Guide to Snow Driving

Robert Norman — 2 August 2017

The obvious thing that comes to mind when contemplating snow driving is: ‘Do I need snow chains?’. An easy question to ask, but not so easy to answer.

If you’re heading to a major ski field in winter, it’s generally a legal requirement that chains be carried. However, if you are just out for a fun day in the white stuff on forest tracks and not contemplating serious offroad exploits, then chains can cause more problems than they solve. 

That said, if you are going to carry snow chains, practice fitting them beforehand. For the uninitiated, fitting chains can be a difficult enough exercise on your driveway let alone when you are up to your differential in cold, wet snow. Be aware not all vehicles can have chains fitted to all wheels (check your owner’s manual). Properly fitted chains certainly improve traction in ice and snow but they don’t perform miracles — if you come to a point where the only way forward is to fit chains, unless you're in the company of seasoned snow drivers, you should probably consider calling it a day and turn around.

Ensure your 4WD is running offroad tyres with plenty of tread. While standard all-terrain tyres will suffice, the more aggressive the tread pattern, the better. Reducing tyre pressure dramatically improves traction when driving in snow. Just how low tyre pressures need to be depends on your vehicle and the driving conditions. While 25psi is a good place to start, in difficult conditions you will almost certainly need to drop pressures further. With low tyre pressure (especially below 20psi) remember to corner gently and inflate your tyres back up to highway pressures before driving at speed.

Steady forward motion is the name of the game in snow — aggressive acceleration or braking should be avoided at all costs. Staying in the hard-packed tracks of other vehicles will assist traction and help directional control in deeper snow by guiding your wheels. Once out of any tracks it can be difficult to change direction and even modest braking can see you sliding uncontrollably off the camber of the road.

Carrying a long-handled shovel and a set of Maxtrax, or similar traction aid, is pretty much mandatory in the snow. A recent fall of snow can hide deep wheel ruts cut into layers of underlying old snow that has turned to hard packed ice. Sink far enough into these and your vehicle’s belly might end up resting on the snow between the tyre tracks. 4WDs make very poor snow ploughs and once friction exceeds traction forward motion becomes impossible. As such, in deep snow, vehicles with a suspension lift have a material advantage over their lower slung brethren.  

If you are forced to stop and then can’t find enough traction to move off again, roll back a little to make a short runway before gently accelerating forward and in the process hopefully creating enough momentum to get your vehicle moving again. If all else fails, shovel away snow from the front of each wheel and under the body of the vehicle (if it is resting on the snow). A set of Maxtrax, or similar, in front of the rear wheels should then allow you to drive out.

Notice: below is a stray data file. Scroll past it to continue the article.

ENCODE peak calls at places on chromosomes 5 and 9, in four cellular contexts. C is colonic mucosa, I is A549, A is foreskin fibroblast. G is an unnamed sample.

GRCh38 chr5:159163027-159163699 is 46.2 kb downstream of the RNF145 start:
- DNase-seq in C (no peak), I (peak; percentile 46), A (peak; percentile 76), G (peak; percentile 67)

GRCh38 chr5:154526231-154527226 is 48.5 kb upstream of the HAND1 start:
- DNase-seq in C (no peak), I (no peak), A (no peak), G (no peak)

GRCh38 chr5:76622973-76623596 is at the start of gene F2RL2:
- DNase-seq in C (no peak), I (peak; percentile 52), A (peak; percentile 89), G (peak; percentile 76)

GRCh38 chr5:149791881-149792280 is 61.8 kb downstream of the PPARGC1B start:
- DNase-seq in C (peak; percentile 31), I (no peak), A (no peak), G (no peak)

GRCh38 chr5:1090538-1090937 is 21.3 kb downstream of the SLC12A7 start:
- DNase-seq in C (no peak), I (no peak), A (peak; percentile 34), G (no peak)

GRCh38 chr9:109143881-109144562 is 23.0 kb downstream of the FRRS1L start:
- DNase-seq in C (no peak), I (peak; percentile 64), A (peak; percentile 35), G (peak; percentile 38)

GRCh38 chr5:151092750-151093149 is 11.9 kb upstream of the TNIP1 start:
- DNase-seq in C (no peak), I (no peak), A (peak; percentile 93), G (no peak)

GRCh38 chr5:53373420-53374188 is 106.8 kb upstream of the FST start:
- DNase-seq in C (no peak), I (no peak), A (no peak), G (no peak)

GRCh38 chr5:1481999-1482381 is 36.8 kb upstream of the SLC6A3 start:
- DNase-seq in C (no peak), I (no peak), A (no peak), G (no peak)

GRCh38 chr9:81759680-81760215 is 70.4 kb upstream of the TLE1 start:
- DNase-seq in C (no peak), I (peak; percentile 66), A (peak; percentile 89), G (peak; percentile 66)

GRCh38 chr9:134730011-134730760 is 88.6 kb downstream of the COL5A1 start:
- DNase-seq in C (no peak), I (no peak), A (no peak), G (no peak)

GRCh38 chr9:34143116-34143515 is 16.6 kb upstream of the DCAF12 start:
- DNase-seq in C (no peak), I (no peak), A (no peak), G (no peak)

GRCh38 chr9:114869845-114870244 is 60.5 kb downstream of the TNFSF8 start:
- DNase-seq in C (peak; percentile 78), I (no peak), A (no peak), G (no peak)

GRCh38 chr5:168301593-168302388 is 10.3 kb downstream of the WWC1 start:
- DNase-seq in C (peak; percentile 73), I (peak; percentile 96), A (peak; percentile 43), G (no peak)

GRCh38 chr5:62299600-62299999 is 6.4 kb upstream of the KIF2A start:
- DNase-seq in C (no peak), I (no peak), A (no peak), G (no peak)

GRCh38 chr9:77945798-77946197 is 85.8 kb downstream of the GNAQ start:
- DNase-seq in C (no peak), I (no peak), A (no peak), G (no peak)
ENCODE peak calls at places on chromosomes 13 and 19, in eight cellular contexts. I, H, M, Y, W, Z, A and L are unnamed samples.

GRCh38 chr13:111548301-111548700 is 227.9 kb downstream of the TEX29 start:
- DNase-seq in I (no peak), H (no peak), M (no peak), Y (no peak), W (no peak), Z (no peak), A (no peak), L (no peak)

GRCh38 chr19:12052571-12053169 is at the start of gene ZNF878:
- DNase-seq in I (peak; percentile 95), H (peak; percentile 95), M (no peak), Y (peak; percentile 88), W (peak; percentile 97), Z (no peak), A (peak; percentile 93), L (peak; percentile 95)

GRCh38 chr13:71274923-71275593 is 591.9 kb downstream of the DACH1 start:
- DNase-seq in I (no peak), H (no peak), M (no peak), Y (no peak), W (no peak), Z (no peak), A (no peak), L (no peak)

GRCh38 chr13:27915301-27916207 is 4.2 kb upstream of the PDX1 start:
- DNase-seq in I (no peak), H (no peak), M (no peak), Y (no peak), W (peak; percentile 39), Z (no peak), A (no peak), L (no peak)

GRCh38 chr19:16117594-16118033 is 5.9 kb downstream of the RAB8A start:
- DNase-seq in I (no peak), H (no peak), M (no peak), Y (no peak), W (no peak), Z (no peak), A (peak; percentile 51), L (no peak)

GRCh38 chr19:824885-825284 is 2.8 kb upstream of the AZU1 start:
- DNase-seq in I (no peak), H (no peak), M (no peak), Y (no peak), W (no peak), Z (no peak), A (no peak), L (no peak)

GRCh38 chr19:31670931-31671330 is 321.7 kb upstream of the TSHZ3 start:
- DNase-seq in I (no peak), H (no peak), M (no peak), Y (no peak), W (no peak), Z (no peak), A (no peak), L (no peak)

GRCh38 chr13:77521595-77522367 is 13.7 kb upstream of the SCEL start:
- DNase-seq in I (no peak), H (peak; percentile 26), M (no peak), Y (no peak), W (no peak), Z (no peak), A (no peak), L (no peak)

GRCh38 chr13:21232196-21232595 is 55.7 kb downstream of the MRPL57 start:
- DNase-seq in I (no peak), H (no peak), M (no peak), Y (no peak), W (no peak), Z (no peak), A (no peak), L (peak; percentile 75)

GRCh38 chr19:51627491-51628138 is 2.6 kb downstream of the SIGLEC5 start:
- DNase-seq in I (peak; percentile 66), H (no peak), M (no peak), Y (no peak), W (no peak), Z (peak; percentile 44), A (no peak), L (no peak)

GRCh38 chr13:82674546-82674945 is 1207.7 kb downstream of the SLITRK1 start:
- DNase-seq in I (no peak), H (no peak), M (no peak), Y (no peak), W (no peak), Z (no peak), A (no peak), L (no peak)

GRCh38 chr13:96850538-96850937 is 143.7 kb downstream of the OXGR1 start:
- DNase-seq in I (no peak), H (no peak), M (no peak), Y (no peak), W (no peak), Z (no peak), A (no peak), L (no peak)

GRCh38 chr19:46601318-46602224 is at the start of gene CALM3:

Weather can change quickly in alpine areas and even if on a simple day trip, you should plan for the worst, such as breakdown or getting snowed-in. Pack additional warm clothing, water, food and blankets as well as basic recovery gear. For safety, always travel in the company of others or at least ensure someone knows your movements. Mobile reception is often patchy in alpine areas and carrying a sat phone or UHF radio can prove invaluable in the event of a breakdown or accident.  

If staying out overnight, be aware diesel fuel can be compromised by very low temperatures. It changes consistency and becomes waxy, leaving vehicles difficult or unable to be started the next morning. Most service stations in alpine areas sell alpine diesel which can tolerate temperatures down to about -3º, but topping up half a tank of city diesel with alpine diesel won’t give you much (if any) protection—your tank should be almost empty before filling up. An alternative is to purchase a diesel cold flow additive for your city fuel.

In extreme conditions, putting a blanket over a diesel motor at night will help retain warmth (but remember to remove it before driving off the next day!). If possible, park out of any wind and in a position that will see your vehicle catch early morning sun. Folding out windscreen wipers stops the blades freezing to the glass and wiping cooking oil around the door seals will prevent them freezing shut. If you know your car battery is on the way out, it’s a good idea to change it before heading into alpine areas. Batteries are less efficient in the cold and after a night of sub-zero temperatures, it might just let you down. 

As well as the enjoyable challenges snow driving provides, seeing the usually drab Australian bush with a covering of snow is a special experience. Whether it’s the brilliant red of flame robins flitting through the trees, the rich ochre bark of snow gums or the verdant mosses and tree ferns, colours appear more vibrant when set against the stark white background of Australia’s rarely seen winter wonderland.

If you have a 4WD, make the most of it and do a bit of winter exploring.


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